From March 30, 2003:
MR. STEPHANOPOULOS: [. . .] A fair amount of criticism is starting to crop up in the press. A report in this morning's "New Yorker" magazine by Seymour Hersh, highly critical piece. And he says that on six separate occasions you were presented with operational plans from Central Command and you sent them back saying I want to see far fewer forces in these plans. Is that true?
SEC. RUMSFELD: That's false. Tom Franks -- absolutely false -- Tom Franks and the chairman and I, when the president asked us to prepare a plan, looked at the plan that was on the shelf and to a person agreed it was inappropriate. It wasn't me or the chairman or Tom Franks, anyone who looked at it would have known it was not an appropriate plan.
Hmm…In what specific way was the plan “inappropriate,” I wonder? Other than that it apparently required too many troops, I mean.
Rumsfeld then goes into classic CYA mode:
Franks then sat down and began planning. The plan we have is his. I would be delighted to take credit for it. It's a good plan. It's a creative and an innovative plan. And it's going to work. And it is his plan and it has been approved by the chiefs. Every one of the chiefs has said it's executable and they support it. It's been looked at by all the combatant commanders. It's gone through the National Security Council process. And what you're seeing is fiction. You're seeing second-guessers out there.
Second-guessers like these six fiction-generating US generals, I suppose. One of them, General John Batiste, had this and more to say last week:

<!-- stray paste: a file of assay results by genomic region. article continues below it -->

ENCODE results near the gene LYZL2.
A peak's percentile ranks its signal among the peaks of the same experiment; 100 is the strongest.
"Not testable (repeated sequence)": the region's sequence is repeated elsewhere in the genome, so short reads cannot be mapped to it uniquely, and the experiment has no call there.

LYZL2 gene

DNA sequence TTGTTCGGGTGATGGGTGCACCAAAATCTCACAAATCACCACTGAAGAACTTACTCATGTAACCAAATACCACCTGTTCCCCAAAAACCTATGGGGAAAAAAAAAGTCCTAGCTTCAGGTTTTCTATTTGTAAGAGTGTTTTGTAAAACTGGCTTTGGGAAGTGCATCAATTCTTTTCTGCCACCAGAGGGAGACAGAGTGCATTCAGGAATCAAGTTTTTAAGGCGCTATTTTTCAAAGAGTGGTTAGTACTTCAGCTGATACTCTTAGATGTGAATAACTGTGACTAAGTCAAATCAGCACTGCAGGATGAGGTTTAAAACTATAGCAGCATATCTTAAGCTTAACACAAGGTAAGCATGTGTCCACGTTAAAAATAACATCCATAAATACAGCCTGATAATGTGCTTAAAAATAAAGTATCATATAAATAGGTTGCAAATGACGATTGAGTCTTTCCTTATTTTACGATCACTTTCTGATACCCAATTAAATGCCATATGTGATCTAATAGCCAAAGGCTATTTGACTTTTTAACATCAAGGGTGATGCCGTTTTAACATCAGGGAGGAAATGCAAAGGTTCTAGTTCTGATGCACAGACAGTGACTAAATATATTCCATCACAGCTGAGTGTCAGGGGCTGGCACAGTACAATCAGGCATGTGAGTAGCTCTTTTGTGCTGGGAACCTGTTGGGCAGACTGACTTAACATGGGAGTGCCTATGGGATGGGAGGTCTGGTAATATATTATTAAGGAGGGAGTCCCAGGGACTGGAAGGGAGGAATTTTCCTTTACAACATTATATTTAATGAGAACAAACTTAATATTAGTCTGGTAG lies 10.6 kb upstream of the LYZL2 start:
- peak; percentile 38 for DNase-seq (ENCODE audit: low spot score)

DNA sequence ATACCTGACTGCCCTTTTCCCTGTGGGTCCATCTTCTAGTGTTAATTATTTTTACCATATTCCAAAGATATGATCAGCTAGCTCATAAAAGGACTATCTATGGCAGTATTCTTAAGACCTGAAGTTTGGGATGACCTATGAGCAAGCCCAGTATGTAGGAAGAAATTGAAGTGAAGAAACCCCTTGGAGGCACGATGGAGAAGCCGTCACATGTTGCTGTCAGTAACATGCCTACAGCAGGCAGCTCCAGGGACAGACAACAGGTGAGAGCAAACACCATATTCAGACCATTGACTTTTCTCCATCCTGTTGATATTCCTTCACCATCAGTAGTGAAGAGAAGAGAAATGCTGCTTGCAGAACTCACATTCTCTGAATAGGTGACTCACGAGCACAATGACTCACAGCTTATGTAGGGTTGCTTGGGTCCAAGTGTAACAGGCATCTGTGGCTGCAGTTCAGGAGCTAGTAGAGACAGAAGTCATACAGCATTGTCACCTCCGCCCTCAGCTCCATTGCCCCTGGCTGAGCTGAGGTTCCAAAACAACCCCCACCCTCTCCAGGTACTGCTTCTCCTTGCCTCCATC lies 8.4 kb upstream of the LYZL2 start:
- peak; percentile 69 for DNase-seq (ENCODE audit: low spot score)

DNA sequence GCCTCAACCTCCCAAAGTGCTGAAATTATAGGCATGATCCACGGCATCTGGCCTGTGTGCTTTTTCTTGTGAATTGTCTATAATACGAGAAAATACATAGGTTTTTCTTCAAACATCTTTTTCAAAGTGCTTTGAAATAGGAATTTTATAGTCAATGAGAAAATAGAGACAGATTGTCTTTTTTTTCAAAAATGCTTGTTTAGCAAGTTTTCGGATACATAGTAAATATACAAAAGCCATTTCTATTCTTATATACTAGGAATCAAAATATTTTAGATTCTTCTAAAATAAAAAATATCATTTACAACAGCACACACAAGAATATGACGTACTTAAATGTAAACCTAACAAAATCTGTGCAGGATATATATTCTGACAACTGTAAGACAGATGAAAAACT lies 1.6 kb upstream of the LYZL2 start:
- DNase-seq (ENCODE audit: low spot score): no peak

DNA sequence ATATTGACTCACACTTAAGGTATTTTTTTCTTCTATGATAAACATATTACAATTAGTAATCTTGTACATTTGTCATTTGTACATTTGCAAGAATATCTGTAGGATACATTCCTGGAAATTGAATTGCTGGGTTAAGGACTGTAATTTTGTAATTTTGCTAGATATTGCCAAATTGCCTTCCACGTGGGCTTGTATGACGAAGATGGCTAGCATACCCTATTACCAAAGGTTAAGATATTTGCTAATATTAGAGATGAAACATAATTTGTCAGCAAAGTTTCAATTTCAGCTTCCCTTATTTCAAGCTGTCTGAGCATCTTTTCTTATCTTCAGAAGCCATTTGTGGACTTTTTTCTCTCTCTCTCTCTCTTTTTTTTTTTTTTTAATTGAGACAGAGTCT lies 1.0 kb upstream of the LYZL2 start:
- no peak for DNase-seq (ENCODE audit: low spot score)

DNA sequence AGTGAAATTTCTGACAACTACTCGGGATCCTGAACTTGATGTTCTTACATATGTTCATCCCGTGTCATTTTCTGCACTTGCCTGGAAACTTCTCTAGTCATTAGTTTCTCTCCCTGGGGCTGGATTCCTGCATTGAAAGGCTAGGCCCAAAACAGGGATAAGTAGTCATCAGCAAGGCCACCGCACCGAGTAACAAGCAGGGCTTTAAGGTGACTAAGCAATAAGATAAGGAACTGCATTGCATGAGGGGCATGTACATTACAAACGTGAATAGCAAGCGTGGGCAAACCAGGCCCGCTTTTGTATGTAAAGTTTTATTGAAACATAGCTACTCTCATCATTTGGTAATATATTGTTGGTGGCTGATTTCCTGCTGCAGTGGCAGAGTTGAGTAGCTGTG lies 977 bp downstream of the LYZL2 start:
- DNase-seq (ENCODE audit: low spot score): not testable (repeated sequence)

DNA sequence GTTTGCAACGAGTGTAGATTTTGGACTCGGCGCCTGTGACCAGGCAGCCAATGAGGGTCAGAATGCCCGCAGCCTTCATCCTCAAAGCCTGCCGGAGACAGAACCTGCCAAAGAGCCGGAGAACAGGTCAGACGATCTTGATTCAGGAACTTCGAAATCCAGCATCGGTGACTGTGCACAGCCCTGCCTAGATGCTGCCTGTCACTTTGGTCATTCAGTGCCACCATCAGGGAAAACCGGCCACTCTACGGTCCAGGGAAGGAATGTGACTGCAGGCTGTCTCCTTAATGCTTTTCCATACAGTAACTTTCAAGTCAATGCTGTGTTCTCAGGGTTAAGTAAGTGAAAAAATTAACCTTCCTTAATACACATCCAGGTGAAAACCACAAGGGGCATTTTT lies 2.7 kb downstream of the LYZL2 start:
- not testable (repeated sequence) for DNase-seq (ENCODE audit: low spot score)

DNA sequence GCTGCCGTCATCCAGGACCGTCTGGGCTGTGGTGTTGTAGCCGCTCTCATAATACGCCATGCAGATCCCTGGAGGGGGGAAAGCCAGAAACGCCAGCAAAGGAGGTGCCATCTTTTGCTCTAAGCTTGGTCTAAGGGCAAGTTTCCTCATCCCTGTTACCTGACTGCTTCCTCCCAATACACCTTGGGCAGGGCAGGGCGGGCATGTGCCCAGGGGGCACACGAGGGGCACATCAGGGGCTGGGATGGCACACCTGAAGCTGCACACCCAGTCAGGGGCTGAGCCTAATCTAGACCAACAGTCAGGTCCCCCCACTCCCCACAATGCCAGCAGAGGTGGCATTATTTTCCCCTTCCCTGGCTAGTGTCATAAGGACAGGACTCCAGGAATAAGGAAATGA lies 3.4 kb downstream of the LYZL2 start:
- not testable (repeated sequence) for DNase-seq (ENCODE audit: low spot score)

JIM LEHRER: And what happened when you asked for more troops?
MAJ. GEN. JOHN BATISTE: We saluted and executed; I had to keep my soldiers alive and focused on the mission at hand.
JIM LEHRER: As you know, Secretary Rumsfeld has said from the beginning every time the military asked for more troops in Iraq, they were given what they wanted. Not true in your case?
MAJ. GEN. JOHN BATISTE: I suspect, going way back five years to the beginning of this whole war, there were ample times when people said to him, as General Shinseki did, "We need more." In the case of General Shinseki, he was retired early. And as I recall, the secretary didn't even go to his retirement ceremony; I have never forgotten that.
[. . .]
JIM LEHRER: So where do you fit Don Rumsfeld into that then? He's one person. Everybody wants him to -- you guys want him to go. So what are you saying to me?
MAJ. GEN. JOHN BATISTE: I think an honorable man would take account, be responsible for what he did, and step down.
So will Rumsfeld
A) fire Franks;
B) resign; or
C) avoid the whole thing by asking and then emphatically answering a rapid-fire set of nonsensical questions?
My money’s on C.
“Are there some henny-penny the sky is falling naysayers out there? Absolutely! Do I disagree with them one hundred percent? You bet I do! But did I draw up that plan? I absolutely did not ! Did Tommy Franks draw up that plan? Yes, he absolutely did! Do I think his plan is a good one? Why, sure! Golly! It was approved by the chiefs ! Does their approval imply that they liked Tom’s plan? Boy howdy you bet it does! But can I take credit for it? Gosh no, I sure can’t!”
Or something like that…